Your Child's GI, Hepatology & Nutrition Inpatient Stay

Preparation for gastroenterology, hepatology & nutrition stays

As your child prepares to remain at Children’s Hospital of Philadelphia (CHOP) overnight or for an extended period of time, the Division of Gastroenterology, Hepatology and Nutrition wants you and your family to feel as prepared as possible.

What to bring to your child's stay

We find it helpful if you bring the following items with you to your child’s inpatient stay:

  • A written list of all medications that your child currently takes.
  • "Comfort items" such as a special blanket, pillow, stuffed animal, etc. from home.
  • Any medications you personally take, along with your glasses, contact lenses, etc.
  • A change of clothes.
  • Your cell phone charger.
  • Your insurance cards and insurance information. Our case managers will run a benefits check and call your insurance company if there are any questions about your coverage. If you have any questions about insurance before your child's stay, please call 1-800-664-7855. 
  • Anything else you will need while away from home.

What to expect during your child's stay

Please note that your child’s inpatient visit will be different from your usual appointments. You won’t be meeting with your regular outpatient GI provider, but there will be constant communication between our inpatient and outpatient teams.

The inpatient multidisciplinary team will meet with your child every day. Led by the attending GI physician, the team will meet with you throughout the day to discuss how your child is doing and ask for your input. During your stay, you may be asked similar questions by multiple team members. This is important, and a usual part of the process, as our multidisciplinary team places an emphasis on details.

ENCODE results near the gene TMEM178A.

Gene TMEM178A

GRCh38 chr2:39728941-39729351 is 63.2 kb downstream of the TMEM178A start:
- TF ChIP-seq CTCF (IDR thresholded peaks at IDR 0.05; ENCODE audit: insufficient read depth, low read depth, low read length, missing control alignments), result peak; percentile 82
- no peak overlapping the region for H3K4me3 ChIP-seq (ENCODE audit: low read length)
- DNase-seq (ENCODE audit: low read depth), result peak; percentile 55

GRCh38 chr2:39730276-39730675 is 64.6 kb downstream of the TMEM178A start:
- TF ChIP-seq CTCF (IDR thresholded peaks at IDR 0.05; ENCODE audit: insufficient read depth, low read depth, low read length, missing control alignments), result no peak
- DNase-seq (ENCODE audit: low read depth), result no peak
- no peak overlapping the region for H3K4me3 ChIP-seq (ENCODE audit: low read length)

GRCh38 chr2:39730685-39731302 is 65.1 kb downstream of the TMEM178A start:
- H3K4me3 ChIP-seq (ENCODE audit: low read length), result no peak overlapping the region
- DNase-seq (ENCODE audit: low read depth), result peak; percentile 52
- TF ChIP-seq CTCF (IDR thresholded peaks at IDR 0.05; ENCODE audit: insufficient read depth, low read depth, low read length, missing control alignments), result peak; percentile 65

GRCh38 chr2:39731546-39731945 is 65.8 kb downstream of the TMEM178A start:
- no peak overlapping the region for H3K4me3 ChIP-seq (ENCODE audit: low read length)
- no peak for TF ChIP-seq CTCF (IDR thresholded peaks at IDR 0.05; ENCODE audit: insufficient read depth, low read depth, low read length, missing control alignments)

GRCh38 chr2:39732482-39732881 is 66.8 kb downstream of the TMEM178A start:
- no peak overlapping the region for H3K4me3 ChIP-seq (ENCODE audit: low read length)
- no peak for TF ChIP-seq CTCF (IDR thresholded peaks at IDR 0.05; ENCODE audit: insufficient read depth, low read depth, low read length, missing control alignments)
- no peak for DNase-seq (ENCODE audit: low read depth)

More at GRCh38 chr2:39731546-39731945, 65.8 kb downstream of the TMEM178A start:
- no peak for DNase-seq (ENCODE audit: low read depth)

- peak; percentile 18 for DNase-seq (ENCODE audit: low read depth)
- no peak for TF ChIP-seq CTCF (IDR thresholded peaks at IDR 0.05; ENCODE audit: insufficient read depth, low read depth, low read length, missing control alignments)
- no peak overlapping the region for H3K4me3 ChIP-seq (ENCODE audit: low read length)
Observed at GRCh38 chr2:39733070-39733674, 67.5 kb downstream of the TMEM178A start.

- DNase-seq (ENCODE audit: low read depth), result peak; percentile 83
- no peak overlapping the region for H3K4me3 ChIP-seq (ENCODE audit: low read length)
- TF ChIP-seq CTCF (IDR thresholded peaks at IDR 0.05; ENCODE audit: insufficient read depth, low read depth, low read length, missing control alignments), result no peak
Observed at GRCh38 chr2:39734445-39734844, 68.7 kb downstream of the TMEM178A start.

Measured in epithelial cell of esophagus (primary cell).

The team will work with you and your child to create a treatment plan each day. Your nurse and care provider will update you on any changes throughout the day.

Inpatient team members

Your child’s team may include the following members:

  • Attending physician, a gastroenterologist, who leads the team in developing a plan of care, including testing and procedures​. The attending physician will also review results of any tests and provide treatment options.
  • Fellow physician, a pediatrician training to be a gastroenterologist, who will collaborate with the attending physician and to help lead the team.
  • Resident physician who is available 24 hours a day, who works closely with the attending and fellow physicians to initiate plan of care, review results, and explain the treatment process.
  • Consultant physician, a doctor with expertise in a particular area. This physician may be called upon by your child's attending doctor to help diagnose and treat your child.
  • Advanced practice provider, such as a nurse practitioner or physician assistant, who is available 24 hours a day and collaborates with the attending, fellow, and resident physicians to initiate the plan of care, evaluate results, and discuss the treatment process.
  • Clinical nurse specialist who provides care coordination for the inpatient stay and transition back to outpatient care.
  • Charge nurse and clinical coordinator nurse who coordinate patient flow, assist in the direct care of patients, and serve as resources for staff, patients and their families.
  • nurse who partners with the physicians and you to deliver bedside care, administer medications, explain testing and procedures, and provide ongoing education.
  • case manager who develops a safe and timely discharge plan by making referrals to home care agencies for services and care necessary to follow the treatment plan at home.
  • Dietitian who reviews individualized nutrition needs and provides expertise in lifestyle, diet, evaluating growth and weight, and personalized recommendations.
  • Social worker who provides support, identifies resources or benefits, and connects your family to outpatient community supports and providers.